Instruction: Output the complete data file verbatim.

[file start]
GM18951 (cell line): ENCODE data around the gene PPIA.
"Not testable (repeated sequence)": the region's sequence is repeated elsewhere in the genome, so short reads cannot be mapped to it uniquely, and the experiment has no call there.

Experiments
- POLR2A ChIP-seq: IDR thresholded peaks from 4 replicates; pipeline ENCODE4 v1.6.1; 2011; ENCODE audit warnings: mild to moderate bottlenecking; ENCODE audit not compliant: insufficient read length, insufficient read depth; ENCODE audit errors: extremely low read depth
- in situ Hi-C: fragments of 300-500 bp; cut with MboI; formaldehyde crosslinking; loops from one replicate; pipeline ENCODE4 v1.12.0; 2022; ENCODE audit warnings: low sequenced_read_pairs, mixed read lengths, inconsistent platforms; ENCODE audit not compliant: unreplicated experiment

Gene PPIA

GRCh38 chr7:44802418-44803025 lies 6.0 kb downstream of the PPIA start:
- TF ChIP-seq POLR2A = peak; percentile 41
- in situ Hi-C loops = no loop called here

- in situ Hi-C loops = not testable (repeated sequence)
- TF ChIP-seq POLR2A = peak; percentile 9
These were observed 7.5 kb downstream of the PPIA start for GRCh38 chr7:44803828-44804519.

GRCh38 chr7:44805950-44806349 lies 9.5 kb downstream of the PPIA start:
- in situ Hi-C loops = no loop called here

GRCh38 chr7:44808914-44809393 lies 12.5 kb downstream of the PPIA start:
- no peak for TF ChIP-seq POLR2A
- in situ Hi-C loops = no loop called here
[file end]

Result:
GM18951 (cell line): ENCODE data around the gene PPIA.
"Not testable (repeated sequence)": the region's sequence is repeated elsewhere in the genome, so short reads cannot be mapped to it uniquely, and the experiment has no call there.

Experiments
- POLR2A ChIP-seq: IDR thresholded peaks from 4 replicates; pipeline ENCODE4 v1.6.1; 2011; ENCODE audit warnings: mild to moderate bottlenecking; ENCODE audit not compliant: insufficient read length, insufficient read depth; ENCODE audit errors: extremely low read depth
- in situ Hi-C: fragments of 300-500 bp; cut with MboI; formaldehyde crosslinking; loops from one replicate; pipeline ENCODE4 v1.12.0; 2022; ENCODE audit warnings: low sequenced_read_pairs, mixed read lengths, inconsistent platforms; ENCODE audit not compliant: unreplicated experiment

Gene PPIA

GRCh38 chr7:44802418-44803025 lies 6.0 kb downstream of the PPIA start:
- TF ChIP-seq POLR2A = peak; percentile 41
- in situ Hi-C loops = no loop called here

- in situ Hi-C loops = not testable (repeated sequence)
- TF ChIP-seq POLR2A = peak; percentile 9
These were observed 7.5 kb downstream of the PPIA start for GRCh38 chr7:44803828-44804519.

GRCh38 chr7:44805950-44806349 lies 9.5 kb downstream of the PPIA start:
- in situ Hi-C loops = no loop called here

GRCh38 chr7:44808914-44809393 lies 12.5 kb downstream of the PPIA start:
- no peak for TF ChIP-seq POLR2A
- in situ Hi-C loops = no loop called here